Stonecrop Sedum
Sedum acre
. . . for a low growing touch of green in the most rugged sites

Common names:  Stonecrop Sedum, Wall ginger, Creeping Moss

 Latin Name: Sedum acre

 Design Tips: Use as a soil cover for potted topiaries, as a ground cover in shrubberies or rock gardens, or plant in the niches of stone walls. It can edge naturalized walkways in a creeping pattern, or drape over the edges of raised beds and sun-baked planters.

Form: This low-growing sedum spreads rapidly in cool weather by sending out roots from its succulent stems. Newly rooted offsets continue to multiply into a densely matted, heat-tolerant groundcover.

 Size: In ideal conditions, the mat can grow from 2 to 6 inches tall.

 Flowers: Umbels of tiny yellow stars appear on the terminals of 4 to 6 inch stems in spring, but only on well-established mature plants.

Foliage: The small fleshy leaves have the water and nutrient storage ability of a cactus. In the growing season, they are a blue-gray green, darkening purplish in cold snaps and are of the shape and size of cooked rice, whorled around the entire length of each stem.

Soil: The plant will tolerate the best soil, as well as the least excuse for dirt - even sand and alkaline caliche, through flood or drought, with good drainage.

 Light Exposure: Best development occurs in full sun, but it will grow in part shade.

 Hardiness:  The roots are cold hardy in USDA Zones 3-9, and the foliage is winter evergreen in mild-winter climates.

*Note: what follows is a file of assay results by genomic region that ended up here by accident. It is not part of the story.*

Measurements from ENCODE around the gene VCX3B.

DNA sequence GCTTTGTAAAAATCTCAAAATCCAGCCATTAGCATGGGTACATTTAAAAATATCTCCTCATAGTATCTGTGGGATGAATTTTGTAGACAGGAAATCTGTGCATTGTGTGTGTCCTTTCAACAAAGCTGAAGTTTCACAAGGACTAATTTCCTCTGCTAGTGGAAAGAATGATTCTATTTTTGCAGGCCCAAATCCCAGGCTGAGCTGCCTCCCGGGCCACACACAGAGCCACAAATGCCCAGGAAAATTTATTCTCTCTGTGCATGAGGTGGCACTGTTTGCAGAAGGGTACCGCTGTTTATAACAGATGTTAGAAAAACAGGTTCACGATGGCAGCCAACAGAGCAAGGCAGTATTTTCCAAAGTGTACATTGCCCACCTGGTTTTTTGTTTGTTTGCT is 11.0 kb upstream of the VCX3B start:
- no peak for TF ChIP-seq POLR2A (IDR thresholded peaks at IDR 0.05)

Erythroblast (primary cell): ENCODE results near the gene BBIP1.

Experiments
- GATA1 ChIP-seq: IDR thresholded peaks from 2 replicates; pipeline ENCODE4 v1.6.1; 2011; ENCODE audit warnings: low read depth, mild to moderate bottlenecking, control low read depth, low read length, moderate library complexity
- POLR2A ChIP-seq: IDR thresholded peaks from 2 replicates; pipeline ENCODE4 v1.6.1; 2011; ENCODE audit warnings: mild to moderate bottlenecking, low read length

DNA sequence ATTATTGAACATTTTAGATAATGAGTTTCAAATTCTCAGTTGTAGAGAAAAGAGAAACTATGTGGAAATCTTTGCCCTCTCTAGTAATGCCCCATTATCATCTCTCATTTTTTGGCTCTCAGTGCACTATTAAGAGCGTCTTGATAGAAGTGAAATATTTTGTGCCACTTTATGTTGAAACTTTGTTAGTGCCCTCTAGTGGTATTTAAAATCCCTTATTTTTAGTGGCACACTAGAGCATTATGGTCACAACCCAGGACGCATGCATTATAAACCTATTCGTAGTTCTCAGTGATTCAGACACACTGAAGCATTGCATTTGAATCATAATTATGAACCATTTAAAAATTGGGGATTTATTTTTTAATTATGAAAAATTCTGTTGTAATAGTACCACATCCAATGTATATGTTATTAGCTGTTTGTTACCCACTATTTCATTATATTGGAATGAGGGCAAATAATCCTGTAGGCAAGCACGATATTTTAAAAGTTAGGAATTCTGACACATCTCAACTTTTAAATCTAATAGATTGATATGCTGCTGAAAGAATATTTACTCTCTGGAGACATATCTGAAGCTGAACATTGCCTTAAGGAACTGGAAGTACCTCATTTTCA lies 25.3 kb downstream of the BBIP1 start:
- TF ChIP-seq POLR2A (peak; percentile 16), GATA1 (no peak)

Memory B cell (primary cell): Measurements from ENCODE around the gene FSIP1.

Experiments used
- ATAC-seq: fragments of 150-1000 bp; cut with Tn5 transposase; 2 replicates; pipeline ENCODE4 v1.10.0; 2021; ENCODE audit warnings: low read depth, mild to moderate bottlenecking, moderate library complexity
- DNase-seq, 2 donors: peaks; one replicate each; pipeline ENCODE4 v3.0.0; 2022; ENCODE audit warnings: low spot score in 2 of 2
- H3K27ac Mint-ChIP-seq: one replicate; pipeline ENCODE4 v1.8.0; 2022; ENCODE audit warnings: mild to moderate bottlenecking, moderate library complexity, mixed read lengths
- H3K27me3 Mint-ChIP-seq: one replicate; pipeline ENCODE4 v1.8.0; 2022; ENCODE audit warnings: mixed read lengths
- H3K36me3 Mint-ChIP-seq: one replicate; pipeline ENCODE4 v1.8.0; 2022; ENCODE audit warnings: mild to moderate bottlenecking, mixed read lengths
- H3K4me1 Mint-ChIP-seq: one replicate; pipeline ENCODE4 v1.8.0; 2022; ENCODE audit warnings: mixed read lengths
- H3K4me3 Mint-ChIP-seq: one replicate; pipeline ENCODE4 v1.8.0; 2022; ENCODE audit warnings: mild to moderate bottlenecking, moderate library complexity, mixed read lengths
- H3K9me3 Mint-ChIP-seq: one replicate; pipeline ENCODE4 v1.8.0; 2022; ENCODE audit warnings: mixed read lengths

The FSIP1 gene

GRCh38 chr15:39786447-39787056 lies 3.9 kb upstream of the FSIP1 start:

Grooming: In a naturalized setting, the plants are perfectly happy to be left totally neglected. In formally groomed designs, the finished flower umbels can be snipped off for a tidier appearance. In densely planted beds, the plant spread may need confining or thinning away from other small plants or formal edgings.

 Propagation: Sedums root easily from stem cuttings or detached stems, forming new plants quickly without assistance in moist conditions. In other words, throw some pieces on the ground in spring, and walk away.

 Snippets: The name Stonecrop is casually applied to many of the 400 species in the sedum genus, growing wild around the world. It is so named for its ability to thrive in the tiniest amount of soil lodged in cracks of stone, even on the shear face of cliffs, as described by its Gaelic name which translates to "stone's pickaxe". My daughter once hot glued some rootless stems of Stonecrop into a shoebox vignette for a school project. When she brought it home, weeks later, it was still alive and growing tall and lanky as it reached for light, by living off its reserves in the fat little leaves.

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 Cultivated, photographed and written
by Maggie Ross McNeely in Fort Worth, Texas
All rights reserved